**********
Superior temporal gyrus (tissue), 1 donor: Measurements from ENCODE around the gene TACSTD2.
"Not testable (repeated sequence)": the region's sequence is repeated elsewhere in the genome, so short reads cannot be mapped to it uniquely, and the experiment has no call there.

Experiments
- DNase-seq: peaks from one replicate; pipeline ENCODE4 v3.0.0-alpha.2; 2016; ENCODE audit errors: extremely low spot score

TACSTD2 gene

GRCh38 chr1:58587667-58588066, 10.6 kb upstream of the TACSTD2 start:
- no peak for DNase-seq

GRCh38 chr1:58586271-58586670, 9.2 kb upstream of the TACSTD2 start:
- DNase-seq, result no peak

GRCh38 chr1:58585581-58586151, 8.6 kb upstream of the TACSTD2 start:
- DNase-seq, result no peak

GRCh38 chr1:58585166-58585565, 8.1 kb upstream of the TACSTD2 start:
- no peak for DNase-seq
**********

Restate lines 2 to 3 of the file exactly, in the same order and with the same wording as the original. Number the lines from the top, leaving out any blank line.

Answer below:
"Not testable (repeated sequence)": the region's sequence is repeated elsewhere in the genome, so short reads cannot be mapped to it uniquely, and the experiment has no call there.

Experiments